Humans have involved candles, rushlights and the like in religious and spiritual contexts for thousands of years.
Whether to light temples or churches, to burn offerings to deities, in ritual ceremonies or for various other reasons, something called to our ancestors to hold the power of a flame in great reverence and to combine that with the respect (and sense of awe) they often held for the gods, goddesses, or source of Spirit that they believed in.
Much as we do not know with exact certainty when the first candle was invented, it is as good as impossible to speculate when candle magick burst on the scene.
That said, it too almost certainly dates back for thousands of years.
As with many components of witchcraft, today’s candle magick may share points in common with that of earlier humans, but we cannot make any solid claims that the two were unwavering the same by any means.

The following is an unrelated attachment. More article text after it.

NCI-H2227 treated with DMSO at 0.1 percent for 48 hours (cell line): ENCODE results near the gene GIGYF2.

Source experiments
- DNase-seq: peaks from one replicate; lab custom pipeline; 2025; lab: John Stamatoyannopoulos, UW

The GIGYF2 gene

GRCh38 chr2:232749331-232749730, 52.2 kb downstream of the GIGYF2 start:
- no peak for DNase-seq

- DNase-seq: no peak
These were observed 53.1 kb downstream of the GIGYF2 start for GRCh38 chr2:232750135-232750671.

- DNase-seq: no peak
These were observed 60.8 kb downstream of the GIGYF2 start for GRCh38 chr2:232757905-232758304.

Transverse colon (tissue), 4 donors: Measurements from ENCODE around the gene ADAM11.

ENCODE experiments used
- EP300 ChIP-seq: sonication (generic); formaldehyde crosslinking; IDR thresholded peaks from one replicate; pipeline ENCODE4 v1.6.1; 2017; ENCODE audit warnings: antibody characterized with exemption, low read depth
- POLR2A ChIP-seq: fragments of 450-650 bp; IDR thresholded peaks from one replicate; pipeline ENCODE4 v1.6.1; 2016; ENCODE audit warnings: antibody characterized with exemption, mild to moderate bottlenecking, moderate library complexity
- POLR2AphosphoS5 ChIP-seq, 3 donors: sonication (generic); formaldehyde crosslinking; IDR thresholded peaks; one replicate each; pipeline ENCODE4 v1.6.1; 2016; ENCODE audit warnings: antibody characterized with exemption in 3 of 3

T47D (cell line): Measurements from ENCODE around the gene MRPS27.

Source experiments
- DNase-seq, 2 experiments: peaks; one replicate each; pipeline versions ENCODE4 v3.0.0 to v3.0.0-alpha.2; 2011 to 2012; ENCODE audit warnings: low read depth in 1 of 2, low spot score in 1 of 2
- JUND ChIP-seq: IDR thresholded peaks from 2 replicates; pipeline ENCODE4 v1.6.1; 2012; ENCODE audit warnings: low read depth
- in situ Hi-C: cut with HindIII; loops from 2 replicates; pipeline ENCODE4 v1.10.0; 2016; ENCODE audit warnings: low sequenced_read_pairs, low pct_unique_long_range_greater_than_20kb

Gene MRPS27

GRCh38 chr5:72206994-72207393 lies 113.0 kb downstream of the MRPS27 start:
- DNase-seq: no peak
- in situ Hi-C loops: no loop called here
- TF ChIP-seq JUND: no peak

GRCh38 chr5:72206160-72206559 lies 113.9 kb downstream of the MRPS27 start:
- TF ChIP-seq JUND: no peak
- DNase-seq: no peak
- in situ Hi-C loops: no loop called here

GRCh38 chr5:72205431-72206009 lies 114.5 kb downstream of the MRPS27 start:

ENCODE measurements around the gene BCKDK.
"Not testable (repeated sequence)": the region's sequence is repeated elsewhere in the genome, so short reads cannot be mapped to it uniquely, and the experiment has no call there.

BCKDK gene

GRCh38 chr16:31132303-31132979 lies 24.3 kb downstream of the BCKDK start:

Candle magick is one of the most commonly employed, best-loved, and easy to utilize forms of magick.
So much so, in fact, that candle magick has frequently been the first type of purposely undertaken magick utilized by many who are new to areas such as Wicca and Witchcraft.
Candle magick is inviting. It can also be peaceful, zen-like even at times – as can be the act of burning candles in general (aka, both inside and out of a magickal capacity).
Candles are an extraordinary representation of the Elements, as each is present in a candle’s form and function.
Fire, the most obvious of the Elements involved with candles, is there in the initial spark, the burning flame, and both the heat and light generated by candles.
As well, fire is one of the most powerful representations – and in some instances, literal forms of – transformation. This in turn is often the catalyst for important changes, personal growth, achieving our goals, and many other positives that we are well served by throughout the course of our lives.